I had spent the entire week planning and preparing what I consider a proper, traditional, American-style BBQ feast: creating a tangy barbecue sauce and spice rub for both chicken and brisket, digging frantically through unpacked boxes to find my tried-and-true recipe for baked macaroni and cheese, ringing round robin to locate various ingredients that didn’t seem to be available at the corner market (sweet corn, watermelon, big fat marshmallows for toasting over hot coals, all of which I soon found out, was seemingly unheard of in these parts at the time), skimming through old Martha magazines for suggestions on being the hostess with the mostest. I wanted the day to be absolutely magnificent; full of fun, folly, fantastic food, and most of all: new friends!

I woke up that Saturday morning only to hear the rain bucketing down. It was worse than anything I had seen on Universal studio lot production shoots. It was coming down in sheets and looked totally unrealistic to me, it was so heavy. I just couldn’t believe my eyes.

I panicked and rang my one and only acquaintance, Yasmin, a friendly, local female expat from England who had ironically spent her years prior to Ireland working in television and film production like me and had also married an Irish farmer ten years earlier. Yasmin essentially (and very generously) created the guest list by inviting all of her family and friends.

When Yas picked up the phone, I cried out in my typical Yankee twang, “Oh my Gawwwd, what am I going to do? No one will come, it’s raining and I’ve made all this food. We must cancel. I am so, SO disappointed.”

Her response cut right through my sobbing with a calm and clever giggle followed by, “Imen, we get on with it here in Ireland. We just get on with it. Put up a tent or marquis if you feel the need. Everyone will come, you’ll see.”

Honestly, I wasn’t going for it. I thought to myself, why would anyone want to come to an outdoor BBQ party in the rain? Call me a fair weather friend, but I’m pretty sure I would have bailed on that party.

Ultimately, yet oh-so-shockingly to me, she was dead right. Every single guest showed up. And, we all milled around the garden in the cool (okay, cold!) lashing rain, eating smoky, spicy American-style bbq’d chicken, southern-style baked macaroni and cheese, beautiful fruit and salads, while happily sipping cider and shivering under a tent.

My father-in-law suited up in his rain slicker and graciously stepped in as rookie grill master, valiantly manning the bbq cooker, which was strategically placed underneath the awning of the house. My husband organized a game of spoon and egg with the children. I just kept feeding everyone with a big smile and a brolly in hand. “What’s a little rain?” seemed to be the theme of the day.

Nobody flinched. I was literally in awe of this extravaganza. To me, the idea that people would carry on like normal while it poured rain was bold and magnificent, and, well, a bit mad.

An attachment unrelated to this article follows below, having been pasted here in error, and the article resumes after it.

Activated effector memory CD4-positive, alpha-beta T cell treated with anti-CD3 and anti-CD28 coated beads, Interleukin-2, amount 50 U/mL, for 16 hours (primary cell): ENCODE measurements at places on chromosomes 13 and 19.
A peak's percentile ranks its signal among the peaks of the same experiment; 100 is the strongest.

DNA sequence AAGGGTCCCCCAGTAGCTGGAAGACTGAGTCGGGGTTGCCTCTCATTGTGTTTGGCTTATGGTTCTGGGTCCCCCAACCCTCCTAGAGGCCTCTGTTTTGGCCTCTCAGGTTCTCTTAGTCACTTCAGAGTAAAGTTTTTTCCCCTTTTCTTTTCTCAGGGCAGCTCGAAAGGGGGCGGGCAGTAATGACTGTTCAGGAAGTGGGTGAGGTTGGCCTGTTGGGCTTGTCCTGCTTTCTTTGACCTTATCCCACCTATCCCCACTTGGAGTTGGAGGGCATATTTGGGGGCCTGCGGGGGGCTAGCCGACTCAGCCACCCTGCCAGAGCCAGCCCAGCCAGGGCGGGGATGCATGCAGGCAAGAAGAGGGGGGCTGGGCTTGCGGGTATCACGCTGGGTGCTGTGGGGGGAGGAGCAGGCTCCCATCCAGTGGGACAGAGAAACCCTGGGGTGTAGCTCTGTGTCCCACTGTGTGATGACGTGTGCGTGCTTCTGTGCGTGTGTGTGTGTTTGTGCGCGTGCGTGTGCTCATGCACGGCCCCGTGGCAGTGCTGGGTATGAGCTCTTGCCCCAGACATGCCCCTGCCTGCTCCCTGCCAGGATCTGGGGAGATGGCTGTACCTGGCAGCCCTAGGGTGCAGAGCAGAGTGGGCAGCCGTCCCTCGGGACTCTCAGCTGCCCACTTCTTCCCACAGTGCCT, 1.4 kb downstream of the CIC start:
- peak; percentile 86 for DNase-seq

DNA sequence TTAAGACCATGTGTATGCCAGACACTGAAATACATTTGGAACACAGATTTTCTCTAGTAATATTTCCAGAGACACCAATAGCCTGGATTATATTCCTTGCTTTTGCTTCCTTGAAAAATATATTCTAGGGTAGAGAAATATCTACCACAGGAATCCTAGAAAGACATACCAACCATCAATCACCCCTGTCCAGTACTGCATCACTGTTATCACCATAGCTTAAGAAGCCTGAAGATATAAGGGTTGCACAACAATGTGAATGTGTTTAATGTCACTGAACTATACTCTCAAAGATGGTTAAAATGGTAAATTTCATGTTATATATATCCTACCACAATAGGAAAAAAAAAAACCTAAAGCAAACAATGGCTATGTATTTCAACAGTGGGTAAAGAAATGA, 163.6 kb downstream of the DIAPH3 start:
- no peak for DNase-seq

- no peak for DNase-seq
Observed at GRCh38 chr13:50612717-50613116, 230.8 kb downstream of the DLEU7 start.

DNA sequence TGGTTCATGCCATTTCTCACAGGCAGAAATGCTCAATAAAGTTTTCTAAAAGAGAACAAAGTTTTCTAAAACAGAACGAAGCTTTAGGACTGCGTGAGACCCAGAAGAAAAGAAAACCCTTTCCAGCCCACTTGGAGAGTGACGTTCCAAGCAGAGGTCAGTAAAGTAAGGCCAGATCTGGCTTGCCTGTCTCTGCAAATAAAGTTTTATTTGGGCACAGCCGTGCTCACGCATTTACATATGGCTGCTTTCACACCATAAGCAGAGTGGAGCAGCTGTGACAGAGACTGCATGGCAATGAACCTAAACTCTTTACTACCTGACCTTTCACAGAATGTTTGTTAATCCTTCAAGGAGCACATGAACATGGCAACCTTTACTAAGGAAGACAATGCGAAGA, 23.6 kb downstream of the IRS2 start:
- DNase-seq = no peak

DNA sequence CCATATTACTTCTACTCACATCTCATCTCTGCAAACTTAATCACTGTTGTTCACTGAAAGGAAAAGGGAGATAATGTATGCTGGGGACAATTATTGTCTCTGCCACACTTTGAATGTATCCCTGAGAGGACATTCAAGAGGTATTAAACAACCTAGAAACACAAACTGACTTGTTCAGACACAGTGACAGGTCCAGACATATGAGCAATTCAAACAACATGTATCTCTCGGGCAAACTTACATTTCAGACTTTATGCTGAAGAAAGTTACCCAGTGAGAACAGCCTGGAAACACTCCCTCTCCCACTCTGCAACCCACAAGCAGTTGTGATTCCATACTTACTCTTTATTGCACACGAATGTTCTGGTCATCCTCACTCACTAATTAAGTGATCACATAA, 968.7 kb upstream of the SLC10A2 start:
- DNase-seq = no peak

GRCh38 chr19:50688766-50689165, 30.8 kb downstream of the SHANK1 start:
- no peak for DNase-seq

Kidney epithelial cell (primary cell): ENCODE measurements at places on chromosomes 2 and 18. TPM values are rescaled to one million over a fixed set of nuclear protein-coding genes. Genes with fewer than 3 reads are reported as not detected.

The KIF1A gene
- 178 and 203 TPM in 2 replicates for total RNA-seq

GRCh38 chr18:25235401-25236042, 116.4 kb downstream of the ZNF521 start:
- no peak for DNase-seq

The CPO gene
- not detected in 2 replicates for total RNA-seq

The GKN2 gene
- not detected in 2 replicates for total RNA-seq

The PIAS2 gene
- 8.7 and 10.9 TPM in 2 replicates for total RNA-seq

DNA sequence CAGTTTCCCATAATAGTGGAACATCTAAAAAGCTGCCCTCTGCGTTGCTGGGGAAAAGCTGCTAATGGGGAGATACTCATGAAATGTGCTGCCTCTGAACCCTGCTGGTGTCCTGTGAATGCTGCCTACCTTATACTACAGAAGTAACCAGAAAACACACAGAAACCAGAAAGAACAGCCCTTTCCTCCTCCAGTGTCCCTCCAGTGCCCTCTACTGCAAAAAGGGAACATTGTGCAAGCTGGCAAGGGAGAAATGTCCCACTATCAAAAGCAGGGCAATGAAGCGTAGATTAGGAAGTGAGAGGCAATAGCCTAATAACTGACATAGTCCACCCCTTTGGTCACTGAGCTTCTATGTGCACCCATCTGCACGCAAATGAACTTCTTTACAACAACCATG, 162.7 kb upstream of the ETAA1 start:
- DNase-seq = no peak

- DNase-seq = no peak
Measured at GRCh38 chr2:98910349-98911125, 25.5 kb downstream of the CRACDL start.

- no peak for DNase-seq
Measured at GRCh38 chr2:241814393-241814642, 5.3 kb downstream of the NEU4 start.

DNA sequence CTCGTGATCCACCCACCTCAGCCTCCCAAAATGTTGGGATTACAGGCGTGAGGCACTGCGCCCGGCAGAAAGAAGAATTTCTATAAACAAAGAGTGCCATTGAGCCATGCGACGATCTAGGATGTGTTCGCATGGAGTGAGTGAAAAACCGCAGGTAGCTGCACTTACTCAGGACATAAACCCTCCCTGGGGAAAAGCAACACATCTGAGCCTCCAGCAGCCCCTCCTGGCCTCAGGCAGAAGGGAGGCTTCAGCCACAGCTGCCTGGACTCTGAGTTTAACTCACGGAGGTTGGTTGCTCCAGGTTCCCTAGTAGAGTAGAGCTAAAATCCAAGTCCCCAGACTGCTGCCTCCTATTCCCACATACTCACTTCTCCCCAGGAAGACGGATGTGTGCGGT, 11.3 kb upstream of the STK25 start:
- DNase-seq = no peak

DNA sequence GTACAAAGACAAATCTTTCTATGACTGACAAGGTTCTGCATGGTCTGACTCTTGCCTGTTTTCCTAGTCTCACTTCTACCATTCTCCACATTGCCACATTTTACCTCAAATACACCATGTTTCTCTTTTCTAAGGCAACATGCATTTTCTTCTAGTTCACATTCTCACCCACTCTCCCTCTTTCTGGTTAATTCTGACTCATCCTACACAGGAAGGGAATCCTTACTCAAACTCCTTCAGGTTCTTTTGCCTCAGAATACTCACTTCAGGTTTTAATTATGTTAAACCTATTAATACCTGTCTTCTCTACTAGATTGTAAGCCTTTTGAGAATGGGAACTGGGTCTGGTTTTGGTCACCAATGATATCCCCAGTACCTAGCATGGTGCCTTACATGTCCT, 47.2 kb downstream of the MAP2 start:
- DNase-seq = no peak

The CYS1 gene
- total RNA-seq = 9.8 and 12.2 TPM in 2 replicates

That day, that rain, those people, moved me. And, if I’m honest, it just might be the moment I fell a little more in love with Ireland.

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Once we moved to the farm, I found out that nothing says Irish summer like gooseberries. Geoffrey and I picked the gooseberries on the ONE sunny afternoon we had last week, and ever since then I have been experimenting with combinations and flavour blends. I hay-smoked and carmelised some of our pickings which made for a lovely compote to accompany sausages and cider gravy; and was also splendid blended into ice cream. Right now I have a pint of gooseberry sherbet on the go in the freezer (fingers crossed it’s lovely!). Still, aren’t the classics just always the best?

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Grandma’s Gooseberry Tart
The first time I picked gooseberries with my mother in law, we collected a massive basketful. It was a gloriously sunny summer’s day and gooseberries (pronounced “gooze-berry”} were most certainly a novelty for me. We divided our berries into two lots: I took one and she took the other. Peggy made jam and I decided to bake tarts. The next afternoon, I brought the first tart I made to tea, and afterward my father-in-law kindly asked me if I would try making the next tart like his mother would have done, doubled up on gooseberries with a very short crust. I went back to my kitchen with his instructions and an hour later the most beautifully fruity pie popped out of the oven, and was later granted the honor of being “just as good as Grandma’s gooseberry tart.” 

Basic Short Pastry
2.5 cups/320g standard plain flour
1 cup/240g butter
pinch of sea salt
Scant 1/2 cup/100ml cold water
For the Gooseberry Filling
2 cups/300g gooseberries
A slug of elderflower cordial
½ cup/100g caster sugar
Place flour, butter and salt in large mixing bowl. Using your fingertips, gently rub ingredients together until they resemble rough breadcrumbs. Do not over mix or the butter will begin to melt from the heat of your fingers.
Add water and mix until a dough is formed. Cover with cling film and refrigerate for 30 minutes or overnight.
Gently re-work pastry before using, taking care to ensure it remains cold and firm.
On a lightly floured surface, roll out pastry into 2 round sheets about 3mm thick.
Prick the bottom of the tart with a fork before placing a sheet of baking parchment over the top. Add beans, rice or baking weights. Place in the oven for 15 minutes or until cooked but still pale.
Remove from the oven and take out the baking parchment and beans.
Put the gooseberries, sugar and elderflower cordial into a saucepan and heat on medium until the gooseberries are just softening, check the flavour and add more cordial if desired.